The Case for Carbohydrates Part 4.
The last part of the series, we are going to talk more about why you often hear the advice to consume your dense carbohydrates post workout (pwo). We will cover the why behind the what, and who should be participating in the pwo carb indulgence.
Firstly, I want to make it clear why I made these posts. Carbohydrates in general have got a bad rep from the low-carb community. When Gary Taubes came out with his magnum opus “Good Calories, Bad Calories,” he smacked the nutrition world, myself included, directly in the face. He destroyed the lipid hypothesis, showed us why observational studies are barely worth the paper they are written on, and didn’t just show correlations, but actually plausible mechanism for how sugar is the driver of western diseases of civilization (CVD, Diabetes, Cancer, Alzheimer’s), while finally lifting charges on crimes that fat never committed- only an innocent bistandard. Back to the reason for the series; its not the macronutrients that are the issue, it is certain types of macronutrients, namely; fructose, linoleic acid & grains. The Kitavan’s eat a large portion of their calories from carbohydrates (up to 67%) and are free of any metabolic disease. Why? Well their main sources are tubers, and they consume very little fructose and no grains. Shocker.
Okay, enough background- let’s get into this post!
Who does this pertain too? Any hard charging athlete. Too vague? Okay, anyone that can see their abs and who is hitting workouts that a very glycogen demanding (think short and hard).
Exercise increases the rate of glucose absorption in muscle tissue by a process called “non-mediated glucose transport.” The “non-mediated” portion refers to the ability of cells to take in glucose without the aid of insulin. If you’ve been on the blog before, you should have a basic understanding that insulin is the storage hormone- often referred to as the “master hormone.” But, during exercise we have an increased need for metabolic substrates, and all the hormones that are going hay-wire like cortisol and adrenaline are all working to mobilize energy in order to keep our machinery working as efficiently as possible. During exercise, the receptors that absorb glucose into the cell, as brought to the surface without the aid of insulin. These receptors are called GLUT receptors. Specifically, it is the GLUT-4 receptor that comes to the surface and invites glucose into its dwelling. This is a great little trick, as we can consume large amounts of carbohydrates in the pwo window, which turns out to be within an hour after exercise. After roughly 45min-hour the process is basically non-existant.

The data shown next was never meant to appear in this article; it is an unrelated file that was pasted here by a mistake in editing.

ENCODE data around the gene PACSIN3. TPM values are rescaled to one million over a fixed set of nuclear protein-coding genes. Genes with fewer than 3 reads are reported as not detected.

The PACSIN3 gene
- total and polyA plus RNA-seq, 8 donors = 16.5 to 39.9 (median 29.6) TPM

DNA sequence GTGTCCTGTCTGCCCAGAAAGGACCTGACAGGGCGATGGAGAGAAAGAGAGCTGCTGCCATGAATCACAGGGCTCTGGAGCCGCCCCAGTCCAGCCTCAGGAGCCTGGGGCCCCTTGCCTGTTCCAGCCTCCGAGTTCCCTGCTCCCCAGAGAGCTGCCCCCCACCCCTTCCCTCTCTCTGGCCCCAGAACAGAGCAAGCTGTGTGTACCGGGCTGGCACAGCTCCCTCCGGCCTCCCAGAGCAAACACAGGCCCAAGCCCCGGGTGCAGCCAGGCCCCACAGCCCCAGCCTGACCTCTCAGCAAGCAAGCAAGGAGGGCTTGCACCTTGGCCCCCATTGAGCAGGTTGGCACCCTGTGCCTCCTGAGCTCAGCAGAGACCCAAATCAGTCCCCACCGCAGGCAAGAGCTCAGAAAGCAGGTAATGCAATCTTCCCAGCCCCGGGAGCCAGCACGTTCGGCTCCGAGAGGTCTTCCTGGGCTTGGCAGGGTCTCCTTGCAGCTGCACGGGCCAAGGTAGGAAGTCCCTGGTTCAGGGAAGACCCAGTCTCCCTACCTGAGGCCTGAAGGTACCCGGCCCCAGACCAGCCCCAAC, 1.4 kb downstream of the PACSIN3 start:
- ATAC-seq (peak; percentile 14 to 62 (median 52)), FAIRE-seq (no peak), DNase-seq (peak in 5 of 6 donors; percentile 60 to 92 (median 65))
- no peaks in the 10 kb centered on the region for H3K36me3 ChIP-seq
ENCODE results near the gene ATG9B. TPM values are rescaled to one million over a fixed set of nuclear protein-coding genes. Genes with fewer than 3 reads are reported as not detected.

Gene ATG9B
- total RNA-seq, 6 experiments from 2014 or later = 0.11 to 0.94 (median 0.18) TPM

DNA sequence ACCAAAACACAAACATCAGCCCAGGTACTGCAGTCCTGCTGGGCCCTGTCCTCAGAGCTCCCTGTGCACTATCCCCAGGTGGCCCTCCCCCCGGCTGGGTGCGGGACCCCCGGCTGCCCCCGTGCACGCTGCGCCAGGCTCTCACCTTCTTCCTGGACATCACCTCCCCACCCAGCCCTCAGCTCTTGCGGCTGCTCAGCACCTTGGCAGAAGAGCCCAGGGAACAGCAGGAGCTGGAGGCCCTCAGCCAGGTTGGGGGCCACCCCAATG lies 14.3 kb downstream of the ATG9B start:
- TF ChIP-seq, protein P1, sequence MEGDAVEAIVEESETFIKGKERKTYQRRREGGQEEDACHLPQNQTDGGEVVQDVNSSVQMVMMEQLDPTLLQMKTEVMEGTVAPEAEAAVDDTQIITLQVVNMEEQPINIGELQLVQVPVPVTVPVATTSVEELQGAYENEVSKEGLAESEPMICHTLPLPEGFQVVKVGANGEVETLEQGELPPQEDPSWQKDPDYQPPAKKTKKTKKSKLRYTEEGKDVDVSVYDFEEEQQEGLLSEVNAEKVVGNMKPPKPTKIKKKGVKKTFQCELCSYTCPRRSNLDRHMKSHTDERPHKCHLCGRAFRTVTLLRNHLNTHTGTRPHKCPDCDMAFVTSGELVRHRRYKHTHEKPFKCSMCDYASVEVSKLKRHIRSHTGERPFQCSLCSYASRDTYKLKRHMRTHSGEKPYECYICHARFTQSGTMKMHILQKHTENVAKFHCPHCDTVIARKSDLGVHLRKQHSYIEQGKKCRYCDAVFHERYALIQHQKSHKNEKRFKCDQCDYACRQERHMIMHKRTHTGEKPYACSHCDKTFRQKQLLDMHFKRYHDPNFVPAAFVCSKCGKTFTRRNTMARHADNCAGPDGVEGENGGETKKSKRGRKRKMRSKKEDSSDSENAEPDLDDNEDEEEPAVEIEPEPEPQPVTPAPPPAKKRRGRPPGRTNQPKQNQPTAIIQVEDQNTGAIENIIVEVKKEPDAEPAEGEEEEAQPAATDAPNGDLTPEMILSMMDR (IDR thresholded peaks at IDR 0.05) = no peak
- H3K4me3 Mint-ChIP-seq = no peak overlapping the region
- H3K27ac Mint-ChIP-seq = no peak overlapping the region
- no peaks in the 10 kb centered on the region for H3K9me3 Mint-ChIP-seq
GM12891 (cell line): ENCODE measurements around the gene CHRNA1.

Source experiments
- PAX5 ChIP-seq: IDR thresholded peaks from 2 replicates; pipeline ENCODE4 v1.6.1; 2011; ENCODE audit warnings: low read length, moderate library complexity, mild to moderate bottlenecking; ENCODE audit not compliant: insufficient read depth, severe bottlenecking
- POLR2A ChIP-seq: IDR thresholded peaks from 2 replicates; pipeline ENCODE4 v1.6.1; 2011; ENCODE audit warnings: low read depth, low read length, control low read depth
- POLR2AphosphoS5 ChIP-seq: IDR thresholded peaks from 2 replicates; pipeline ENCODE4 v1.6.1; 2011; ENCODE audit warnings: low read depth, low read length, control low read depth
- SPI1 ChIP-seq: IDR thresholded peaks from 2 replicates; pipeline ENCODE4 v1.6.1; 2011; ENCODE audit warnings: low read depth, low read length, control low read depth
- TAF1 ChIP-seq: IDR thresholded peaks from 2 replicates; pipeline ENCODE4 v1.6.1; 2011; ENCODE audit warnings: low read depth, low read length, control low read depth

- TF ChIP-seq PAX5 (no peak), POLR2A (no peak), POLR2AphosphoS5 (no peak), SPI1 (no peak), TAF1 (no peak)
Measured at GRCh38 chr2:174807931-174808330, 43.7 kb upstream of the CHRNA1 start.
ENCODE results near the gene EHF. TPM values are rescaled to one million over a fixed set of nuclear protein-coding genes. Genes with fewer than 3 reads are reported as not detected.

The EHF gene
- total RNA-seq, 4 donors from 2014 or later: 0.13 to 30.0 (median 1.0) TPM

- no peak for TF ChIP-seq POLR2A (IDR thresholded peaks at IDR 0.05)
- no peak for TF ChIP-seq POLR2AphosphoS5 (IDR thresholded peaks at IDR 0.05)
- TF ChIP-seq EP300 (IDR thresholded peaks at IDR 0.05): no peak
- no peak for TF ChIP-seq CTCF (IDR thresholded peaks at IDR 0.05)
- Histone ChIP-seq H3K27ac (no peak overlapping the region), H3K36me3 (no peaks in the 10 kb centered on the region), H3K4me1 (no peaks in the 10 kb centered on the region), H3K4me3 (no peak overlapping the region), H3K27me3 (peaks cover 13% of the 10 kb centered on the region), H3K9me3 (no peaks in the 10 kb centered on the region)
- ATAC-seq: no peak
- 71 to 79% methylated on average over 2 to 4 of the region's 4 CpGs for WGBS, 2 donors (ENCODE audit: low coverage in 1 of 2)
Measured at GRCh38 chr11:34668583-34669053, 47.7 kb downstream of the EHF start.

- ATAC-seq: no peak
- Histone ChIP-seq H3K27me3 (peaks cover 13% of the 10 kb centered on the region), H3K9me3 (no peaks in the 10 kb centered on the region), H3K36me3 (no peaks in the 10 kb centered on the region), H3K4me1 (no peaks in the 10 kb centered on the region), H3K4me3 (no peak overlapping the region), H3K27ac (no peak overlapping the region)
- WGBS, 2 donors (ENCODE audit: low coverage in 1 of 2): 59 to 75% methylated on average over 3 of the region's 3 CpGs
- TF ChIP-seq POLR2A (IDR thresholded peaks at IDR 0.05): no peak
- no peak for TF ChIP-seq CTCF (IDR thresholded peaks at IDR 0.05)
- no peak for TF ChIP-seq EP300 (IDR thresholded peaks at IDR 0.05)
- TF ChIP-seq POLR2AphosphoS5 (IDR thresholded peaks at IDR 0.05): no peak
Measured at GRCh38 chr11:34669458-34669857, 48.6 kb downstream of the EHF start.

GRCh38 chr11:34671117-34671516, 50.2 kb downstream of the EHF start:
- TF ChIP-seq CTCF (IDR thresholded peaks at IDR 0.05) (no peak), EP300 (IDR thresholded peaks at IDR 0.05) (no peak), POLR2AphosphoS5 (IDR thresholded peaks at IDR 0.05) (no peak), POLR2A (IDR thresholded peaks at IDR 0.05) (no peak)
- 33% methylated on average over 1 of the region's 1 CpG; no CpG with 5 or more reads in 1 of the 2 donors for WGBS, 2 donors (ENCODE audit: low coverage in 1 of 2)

To make it as simple as possible- we can get away with consuming a good dose of carbohydrates without negatively effecting insulin sensitivity. We want to use starchy sources of carbohydrates like; sweet potatoes, yams, bananas, as starch breaks down into glucose rather quickly. Glucose will go directly to muscle glycogen where as fructose needs to travel through the liver first, so it will preferentially fill liver glycogen. Fructose containing carbohydrates are a good choice when we are competing in a multi-event day format/ training multiple times a day.
Context matters here. If someone is doing the CrossFit workout “Grace” (30 clean and jerks at 135lbs for time) and they finish it in 2 minutes, they can definitely justify a sweet potato or two. But if they do one clean and jerk every minute, they can do with just some protein and fat. Remember- the rule is, if you’ve got abs and are hitting these types of workouts, carb up. If you’re not lean yet, stick with a protein/fat meal that has adequate calories. Everyone should be eating themselves until satiated.